Sunday, May 25, 2008
On a more cheerful note:
We made the cross-country journey for my Cousin N's Bat Mitzvah. Two springs ago, we made the same trip for her older sister's Bat Mitzvah. During that trip we tried to visit the sperm bank we planned on using, and ended up with a flat tire. This time, we had our almost-5-month-old in tow. Wow.
This cousin is on my dad's side of the family, and within his family, his dad's side. My father's Aunt E. had four children (and several stepchildren); Cousin P, the youngest, is the mother of the two Bat Mitzvah daughters. They're a large family, obviously, and they regularly has big family parties, not just for Bat Mitzvahs and weddings but birthdays and other random events, often in places like Hawaii. Aunt E. raised her kids on the East Coast, but they all live in various West Coast locations now (including Aunt E). I did not grow up going to any of these events. Family politics led to my dad allying himself with his mom's side of the family, so that's who I grew up spending holidays with. (No gatherings in Hawaii for that crew, just Thanksgiving in the New England suburbs.) When my parents divorced, he suddenly became close with his dad's family. (I don't know if this is the only reason, but they celebrated the divorce and loved my dad's new wife.)
I've been to a few of their gatherings since, and it's fun, of course. I always feel a little anxious and on the fringes, though my dad acts like he's been hanging out with them for years and his wife acts like part of the family. I'm used to feeling on the fringes with family -- because I don't have grandparents on my mom or dad's side, my sister and I were always a bit of an afterthought as the great-nieces instead of the grandkids. This group makes me feel particularly uncomfortable because of their hostility to my mom. They've been nice to both Co and me, though, and were enchanted with Jo. He's the first baby on that side since Cousin N herself was an infant (of course there is my sister's son, but she never visits so they've never met him). I was really flattered that they treated us so much like family, a twisted reaction that is indicative of my relationship to most of my relatives.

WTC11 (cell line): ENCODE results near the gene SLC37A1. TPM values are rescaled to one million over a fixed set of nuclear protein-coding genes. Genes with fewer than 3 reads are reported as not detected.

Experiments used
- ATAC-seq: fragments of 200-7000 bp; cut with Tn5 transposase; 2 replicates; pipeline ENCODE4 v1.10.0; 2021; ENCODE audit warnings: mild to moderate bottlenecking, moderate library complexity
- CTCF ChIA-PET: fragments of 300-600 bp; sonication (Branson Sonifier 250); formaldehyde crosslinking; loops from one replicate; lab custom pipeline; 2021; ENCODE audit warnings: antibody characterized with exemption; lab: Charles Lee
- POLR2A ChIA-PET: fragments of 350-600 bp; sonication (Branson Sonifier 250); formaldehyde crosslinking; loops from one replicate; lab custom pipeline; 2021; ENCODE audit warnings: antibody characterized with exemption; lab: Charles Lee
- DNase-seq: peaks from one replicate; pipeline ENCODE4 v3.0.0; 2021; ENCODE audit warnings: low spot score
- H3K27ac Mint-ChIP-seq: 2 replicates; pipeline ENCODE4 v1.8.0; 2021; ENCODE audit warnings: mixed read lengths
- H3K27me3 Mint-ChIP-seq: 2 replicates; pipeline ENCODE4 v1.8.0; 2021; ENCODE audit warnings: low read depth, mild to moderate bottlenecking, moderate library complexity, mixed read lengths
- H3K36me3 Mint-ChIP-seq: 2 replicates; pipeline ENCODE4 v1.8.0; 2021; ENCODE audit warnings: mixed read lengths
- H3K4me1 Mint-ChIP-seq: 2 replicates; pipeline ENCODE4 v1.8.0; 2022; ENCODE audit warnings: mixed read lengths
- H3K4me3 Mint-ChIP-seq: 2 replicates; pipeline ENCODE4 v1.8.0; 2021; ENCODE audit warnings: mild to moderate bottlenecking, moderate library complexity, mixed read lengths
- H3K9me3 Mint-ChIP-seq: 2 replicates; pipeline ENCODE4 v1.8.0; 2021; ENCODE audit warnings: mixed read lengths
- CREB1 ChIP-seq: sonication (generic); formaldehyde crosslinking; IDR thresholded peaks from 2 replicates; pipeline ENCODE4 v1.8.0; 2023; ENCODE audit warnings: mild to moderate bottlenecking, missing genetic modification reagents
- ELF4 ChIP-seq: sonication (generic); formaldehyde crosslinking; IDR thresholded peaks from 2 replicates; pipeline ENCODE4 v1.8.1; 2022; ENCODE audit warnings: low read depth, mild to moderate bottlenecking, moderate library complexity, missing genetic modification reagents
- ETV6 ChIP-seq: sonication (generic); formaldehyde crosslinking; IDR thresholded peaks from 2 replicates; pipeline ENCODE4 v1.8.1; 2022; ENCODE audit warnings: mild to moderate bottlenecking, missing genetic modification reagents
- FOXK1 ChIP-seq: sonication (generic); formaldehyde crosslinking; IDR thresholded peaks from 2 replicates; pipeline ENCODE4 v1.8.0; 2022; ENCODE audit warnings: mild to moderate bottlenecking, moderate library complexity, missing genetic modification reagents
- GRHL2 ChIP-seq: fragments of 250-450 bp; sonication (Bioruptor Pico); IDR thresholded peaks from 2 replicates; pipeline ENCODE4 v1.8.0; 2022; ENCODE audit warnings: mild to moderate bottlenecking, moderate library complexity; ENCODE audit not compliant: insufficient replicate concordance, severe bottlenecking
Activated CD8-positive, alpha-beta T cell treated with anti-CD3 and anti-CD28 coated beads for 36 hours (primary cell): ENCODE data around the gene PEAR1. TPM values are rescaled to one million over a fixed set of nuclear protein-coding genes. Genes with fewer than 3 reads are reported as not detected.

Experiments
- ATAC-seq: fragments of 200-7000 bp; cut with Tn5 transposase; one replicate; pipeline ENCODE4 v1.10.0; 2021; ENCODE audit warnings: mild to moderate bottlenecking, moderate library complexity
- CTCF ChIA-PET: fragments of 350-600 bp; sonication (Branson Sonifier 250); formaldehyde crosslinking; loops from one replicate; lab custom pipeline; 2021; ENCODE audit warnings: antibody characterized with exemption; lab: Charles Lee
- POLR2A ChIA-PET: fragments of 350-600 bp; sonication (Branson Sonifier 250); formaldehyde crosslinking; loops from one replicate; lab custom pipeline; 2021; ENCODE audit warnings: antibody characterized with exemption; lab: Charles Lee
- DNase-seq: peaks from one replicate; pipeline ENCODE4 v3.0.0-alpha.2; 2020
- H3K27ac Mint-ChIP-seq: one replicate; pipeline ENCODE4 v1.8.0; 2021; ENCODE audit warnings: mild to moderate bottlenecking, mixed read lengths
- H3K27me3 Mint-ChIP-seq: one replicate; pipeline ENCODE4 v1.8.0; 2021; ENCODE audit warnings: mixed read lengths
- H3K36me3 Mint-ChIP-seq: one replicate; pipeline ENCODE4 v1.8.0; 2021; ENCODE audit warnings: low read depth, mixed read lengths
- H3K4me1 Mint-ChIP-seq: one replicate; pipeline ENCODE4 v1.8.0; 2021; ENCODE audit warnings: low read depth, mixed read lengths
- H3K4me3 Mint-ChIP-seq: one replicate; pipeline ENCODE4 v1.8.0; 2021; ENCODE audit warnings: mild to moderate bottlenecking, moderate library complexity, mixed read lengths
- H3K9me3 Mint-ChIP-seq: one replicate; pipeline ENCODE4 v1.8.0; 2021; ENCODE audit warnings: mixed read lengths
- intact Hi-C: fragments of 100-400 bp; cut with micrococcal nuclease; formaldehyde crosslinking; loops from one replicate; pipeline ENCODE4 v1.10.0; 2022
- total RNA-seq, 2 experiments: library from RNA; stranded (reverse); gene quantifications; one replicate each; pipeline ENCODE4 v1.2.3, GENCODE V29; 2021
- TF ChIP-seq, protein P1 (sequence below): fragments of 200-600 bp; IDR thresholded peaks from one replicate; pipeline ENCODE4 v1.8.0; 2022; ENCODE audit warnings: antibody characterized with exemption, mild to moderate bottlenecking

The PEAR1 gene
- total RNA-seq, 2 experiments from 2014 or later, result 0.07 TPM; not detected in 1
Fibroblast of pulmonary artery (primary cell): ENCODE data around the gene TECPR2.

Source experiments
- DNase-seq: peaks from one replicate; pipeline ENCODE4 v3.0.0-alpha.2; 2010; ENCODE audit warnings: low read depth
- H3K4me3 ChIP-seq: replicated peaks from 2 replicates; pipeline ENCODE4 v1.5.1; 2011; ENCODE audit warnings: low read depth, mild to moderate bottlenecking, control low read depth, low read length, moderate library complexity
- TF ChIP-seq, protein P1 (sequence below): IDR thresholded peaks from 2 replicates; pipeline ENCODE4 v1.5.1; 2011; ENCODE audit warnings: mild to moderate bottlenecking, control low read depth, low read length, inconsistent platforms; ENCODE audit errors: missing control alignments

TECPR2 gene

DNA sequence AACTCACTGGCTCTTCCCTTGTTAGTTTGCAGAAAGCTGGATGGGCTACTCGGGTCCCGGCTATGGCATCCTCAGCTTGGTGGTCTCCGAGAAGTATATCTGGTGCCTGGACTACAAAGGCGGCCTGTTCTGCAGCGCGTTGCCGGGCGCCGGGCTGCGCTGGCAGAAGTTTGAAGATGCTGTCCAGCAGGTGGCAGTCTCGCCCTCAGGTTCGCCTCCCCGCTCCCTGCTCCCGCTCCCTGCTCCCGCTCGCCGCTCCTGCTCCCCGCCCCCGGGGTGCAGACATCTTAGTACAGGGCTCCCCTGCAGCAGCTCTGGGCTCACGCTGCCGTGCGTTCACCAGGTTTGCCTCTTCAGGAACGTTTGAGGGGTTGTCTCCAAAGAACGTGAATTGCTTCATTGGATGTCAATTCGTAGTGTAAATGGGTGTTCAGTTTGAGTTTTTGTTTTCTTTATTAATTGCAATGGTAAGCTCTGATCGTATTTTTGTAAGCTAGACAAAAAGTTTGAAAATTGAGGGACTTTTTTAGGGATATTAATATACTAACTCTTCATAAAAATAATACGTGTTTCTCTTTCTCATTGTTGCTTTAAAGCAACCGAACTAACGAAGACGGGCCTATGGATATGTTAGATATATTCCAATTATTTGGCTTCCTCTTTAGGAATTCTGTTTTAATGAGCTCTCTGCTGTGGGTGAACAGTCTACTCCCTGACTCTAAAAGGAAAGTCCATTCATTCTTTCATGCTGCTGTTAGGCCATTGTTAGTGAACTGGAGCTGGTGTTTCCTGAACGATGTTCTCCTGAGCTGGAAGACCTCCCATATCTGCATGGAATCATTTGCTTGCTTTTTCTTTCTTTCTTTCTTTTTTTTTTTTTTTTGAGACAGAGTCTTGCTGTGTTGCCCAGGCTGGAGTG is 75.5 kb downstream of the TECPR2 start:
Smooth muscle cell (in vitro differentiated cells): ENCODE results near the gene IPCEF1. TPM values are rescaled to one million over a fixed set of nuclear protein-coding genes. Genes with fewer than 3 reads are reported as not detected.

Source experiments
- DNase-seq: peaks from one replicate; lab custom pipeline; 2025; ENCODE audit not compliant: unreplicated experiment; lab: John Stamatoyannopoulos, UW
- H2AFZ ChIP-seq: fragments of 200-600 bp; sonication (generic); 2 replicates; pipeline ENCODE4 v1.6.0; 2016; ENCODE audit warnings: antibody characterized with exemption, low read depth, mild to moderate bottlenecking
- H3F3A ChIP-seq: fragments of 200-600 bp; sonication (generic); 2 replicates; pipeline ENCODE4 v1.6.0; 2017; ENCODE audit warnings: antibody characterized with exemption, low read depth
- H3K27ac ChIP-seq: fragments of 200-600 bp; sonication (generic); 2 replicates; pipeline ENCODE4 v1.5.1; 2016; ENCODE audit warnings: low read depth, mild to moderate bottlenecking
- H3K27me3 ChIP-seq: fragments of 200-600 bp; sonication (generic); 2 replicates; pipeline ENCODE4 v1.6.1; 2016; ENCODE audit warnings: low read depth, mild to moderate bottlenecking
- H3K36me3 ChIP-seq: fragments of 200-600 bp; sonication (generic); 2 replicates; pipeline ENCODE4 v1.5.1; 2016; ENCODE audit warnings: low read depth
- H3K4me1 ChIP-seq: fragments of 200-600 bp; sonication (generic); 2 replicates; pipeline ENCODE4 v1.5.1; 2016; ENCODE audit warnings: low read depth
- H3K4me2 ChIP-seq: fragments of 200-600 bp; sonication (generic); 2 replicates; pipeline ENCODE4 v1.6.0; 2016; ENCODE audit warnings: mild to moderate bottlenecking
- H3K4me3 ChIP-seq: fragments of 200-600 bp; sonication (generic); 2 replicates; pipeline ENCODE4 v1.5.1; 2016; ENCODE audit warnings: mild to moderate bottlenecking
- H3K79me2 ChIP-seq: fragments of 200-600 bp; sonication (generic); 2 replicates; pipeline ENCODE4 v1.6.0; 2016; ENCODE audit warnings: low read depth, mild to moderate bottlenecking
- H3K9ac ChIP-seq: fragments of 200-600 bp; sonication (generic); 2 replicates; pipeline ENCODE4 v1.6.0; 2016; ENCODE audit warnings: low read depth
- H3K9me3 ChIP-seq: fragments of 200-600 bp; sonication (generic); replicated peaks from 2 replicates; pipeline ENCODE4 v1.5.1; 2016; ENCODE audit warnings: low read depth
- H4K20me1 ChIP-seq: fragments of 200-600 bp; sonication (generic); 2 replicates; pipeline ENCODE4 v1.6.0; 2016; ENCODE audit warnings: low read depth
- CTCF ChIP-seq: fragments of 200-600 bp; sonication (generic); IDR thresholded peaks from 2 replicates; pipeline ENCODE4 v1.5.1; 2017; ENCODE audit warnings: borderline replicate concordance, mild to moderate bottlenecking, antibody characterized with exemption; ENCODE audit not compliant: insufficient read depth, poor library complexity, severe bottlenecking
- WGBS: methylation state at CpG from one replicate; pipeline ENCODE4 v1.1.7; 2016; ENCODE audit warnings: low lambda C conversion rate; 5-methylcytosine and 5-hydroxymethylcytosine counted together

I do appreciate that at both of the girls' Bat Mitzvah's, Cousin P. gave my dad honors during the service that are generally reserved for siblings (rather than first cousins). This time he got to hold the Torah while it was dressed, and then sit up on the bimah (the altar) holding the Torah for some time. Co, Jo, and I were called up to say the blessing over the bread at the end of the service along with a bunch of other cousins, which meant that Jo's name was in the synagogue program, our new last name and all.
Jo, true to his generally mellow personality, was a great traveller. He wasn't crazy about being cooped up for six hours on the plane -- now that he can roll around, that's what he wants to do. Co was upset with the amount of crying he did, but I was relieved that he didn't scream for six hours straight.
We were concerned about baby jetlag, especially since he tended to fall asleep at his typical E.S.T. baby bedtime, meaning between 5 and 6pm Pacific. Nonetheless, he slept quite late each morning, generally until 7 or 8 am. On Mothers' Day he slept until almost ten!!
He kicked his feet in the hotel pool, and enjoyed rolling around on a blanket poolside (yes, that's a baby bathing suit).
He looked positively adorable in his dress clothes at the Bat Mitzvah. He fell asleep during the family pictures before the evening party, and slept peacefully throughout the entire party!
(Co is concerned that perhaps we damaged his hearing permanently, but so far there's no evidence to support this worry.) He woke up at the very end, just in time for a brief dance to "We Are Family."
Our first Mothers' Day was occupied by the family brunch at Cousin P's house. We traded cards and gifts once we were back home. I think if we had been more central relatives, my dad's family might have made a teensy bit of a deal about it being our first Mothers' Day, and that we chose to spend it with them. (My father's wife only mentioned four or five times that each of her sons had called her FOUR times because they REALLY WANTED to talk to her on Mother's Day.) But I'm not seriously upset about that.
All in all, a successful first airplane journey for Jo.